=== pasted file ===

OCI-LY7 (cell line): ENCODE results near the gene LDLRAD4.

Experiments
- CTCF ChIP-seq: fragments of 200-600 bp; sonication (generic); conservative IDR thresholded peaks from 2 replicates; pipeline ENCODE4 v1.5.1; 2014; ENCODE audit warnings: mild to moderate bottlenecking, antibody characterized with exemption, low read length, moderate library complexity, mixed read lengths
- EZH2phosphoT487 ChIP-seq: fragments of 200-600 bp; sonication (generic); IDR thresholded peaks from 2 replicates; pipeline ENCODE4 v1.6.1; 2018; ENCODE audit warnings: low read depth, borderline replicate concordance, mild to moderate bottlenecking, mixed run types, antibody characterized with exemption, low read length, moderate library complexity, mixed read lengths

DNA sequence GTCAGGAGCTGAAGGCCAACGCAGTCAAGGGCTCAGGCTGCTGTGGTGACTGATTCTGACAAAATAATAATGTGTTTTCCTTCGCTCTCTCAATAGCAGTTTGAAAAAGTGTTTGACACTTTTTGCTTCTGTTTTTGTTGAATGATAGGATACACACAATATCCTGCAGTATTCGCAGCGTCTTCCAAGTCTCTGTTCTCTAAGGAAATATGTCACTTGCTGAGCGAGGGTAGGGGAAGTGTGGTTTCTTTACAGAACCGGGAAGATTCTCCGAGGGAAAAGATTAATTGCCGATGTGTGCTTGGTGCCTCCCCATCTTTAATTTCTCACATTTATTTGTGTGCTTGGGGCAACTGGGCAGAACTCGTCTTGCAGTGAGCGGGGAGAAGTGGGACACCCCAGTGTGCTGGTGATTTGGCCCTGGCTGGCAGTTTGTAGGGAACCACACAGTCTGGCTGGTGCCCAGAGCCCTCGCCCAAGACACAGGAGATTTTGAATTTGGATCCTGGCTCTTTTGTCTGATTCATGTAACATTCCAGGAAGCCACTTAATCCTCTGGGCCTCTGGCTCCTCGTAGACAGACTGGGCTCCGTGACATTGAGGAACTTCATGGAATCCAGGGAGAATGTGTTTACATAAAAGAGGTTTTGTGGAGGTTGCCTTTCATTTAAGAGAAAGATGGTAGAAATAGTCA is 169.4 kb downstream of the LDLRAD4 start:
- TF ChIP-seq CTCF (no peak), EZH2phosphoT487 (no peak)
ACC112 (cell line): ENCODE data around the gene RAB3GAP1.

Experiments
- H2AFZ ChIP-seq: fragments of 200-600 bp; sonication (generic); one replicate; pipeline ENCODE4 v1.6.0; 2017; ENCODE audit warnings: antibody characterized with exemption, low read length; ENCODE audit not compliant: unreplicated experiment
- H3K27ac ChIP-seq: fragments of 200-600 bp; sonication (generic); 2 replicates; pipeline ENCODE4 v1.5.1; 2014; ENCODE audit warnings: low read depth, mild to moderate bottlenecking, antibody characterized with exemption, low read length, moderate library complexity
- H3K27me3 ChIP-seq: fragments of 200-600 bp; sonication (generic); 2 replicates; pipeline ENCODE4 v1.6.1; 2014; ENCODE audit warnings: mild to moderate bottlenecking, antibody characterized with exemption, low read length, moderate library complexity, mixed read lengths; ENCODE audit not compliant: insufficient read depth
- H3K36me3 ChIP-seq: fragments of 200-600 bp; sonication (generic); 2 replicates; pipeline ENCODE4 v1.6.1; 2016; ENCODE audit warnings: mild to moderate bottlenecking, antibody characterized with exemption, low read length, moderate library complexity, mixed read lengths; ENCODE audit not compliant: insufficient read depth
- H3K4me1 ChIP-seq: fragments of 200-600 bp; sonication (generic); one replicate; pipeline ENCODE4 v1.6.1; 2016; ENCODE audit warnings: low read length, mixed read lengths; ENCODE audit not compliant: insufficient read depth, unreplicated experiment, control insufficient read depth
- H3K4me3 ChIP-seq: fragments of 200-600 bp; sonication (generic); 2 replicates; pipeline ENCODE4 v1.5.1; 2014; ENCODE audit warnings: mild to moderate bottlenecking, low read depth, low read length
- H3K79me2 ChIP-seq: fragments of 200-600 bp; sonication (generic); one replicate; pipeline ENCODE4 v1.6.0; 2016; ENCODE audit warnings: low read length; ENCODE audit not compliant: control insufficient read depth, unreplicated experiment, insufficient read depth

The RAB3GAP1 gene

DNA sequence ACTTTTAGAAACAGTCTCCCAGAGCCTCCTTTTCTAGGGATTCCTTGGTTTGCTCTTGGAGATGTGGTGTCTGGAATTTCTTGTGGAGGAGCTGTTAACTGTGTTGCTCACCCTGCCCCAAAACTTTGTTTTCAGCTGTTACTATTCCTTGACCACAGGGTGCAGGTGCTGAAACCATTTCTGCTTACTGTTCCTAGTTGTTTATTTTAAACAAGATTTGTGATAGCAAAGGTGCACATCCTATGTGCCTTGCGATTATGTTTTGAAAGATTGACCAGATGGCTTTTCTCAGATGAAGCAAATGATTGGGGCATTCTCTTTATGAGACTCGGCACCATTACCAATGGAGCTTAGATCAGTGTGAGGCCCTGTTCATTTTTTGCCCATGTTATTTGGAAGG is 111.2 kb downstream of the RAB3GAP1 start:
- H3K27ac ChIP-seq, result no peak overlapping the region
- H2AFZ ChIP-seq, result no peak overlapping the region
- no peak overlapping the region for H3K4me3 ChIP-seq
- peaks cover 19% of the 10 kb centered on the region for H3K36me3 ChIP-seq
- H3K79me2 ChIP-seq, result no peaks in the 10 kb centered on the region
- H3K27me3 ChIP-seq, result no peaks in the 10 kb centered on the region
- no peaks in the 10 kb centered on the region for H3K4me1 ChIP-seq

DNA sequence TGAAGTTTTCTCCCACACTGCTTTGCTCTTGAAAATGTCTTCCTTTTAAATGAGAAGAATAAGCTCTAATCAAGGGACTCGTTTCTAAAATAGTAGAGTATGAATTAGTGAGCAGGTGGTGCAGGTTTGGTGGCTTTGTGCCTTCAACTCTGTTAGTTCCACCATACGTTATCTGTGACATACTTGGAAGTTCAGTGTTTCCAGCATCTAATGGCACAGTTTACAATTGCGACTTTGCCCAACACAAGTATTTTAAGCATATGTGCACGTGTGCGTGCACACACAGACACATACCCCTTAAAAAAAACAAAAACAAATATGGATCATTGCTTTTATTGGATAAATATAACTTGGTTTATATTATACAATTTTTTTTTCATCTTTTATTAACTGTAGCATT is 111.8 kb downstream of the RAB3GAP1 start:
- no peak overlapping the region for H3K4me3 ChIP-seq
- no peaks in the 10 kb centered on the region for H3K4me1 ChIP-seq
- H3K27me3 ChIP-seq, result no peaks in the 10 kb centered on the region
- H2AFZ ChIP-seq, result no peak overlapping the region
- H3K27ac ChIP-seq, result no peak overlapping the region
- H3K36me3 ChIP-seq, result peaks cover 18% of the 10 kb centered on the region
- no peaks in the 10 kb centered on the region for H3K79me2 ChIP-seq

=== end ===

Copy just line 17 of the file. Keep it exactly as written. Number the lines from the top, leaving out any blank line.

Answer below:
DNA sequence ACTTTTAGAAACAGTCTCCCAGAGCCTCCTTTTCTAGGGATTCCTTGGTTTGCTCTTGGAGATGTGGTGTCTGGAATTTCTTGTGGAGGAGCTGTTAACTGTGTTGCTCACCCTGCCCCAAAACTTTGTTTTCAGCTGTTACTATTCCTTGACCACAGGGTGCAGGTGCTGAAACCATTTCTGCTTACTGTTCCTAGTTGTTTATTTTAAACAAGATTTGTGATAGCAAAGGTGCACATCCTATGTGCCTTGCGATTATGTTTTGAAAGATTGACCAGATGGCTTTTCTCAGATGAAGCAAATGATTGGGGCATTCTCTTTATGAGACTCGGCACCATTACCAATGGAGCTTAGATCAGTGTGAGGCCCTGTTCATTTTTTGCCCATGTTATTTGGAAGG is 111.2 kb downstream of the RAB3GAP1 start: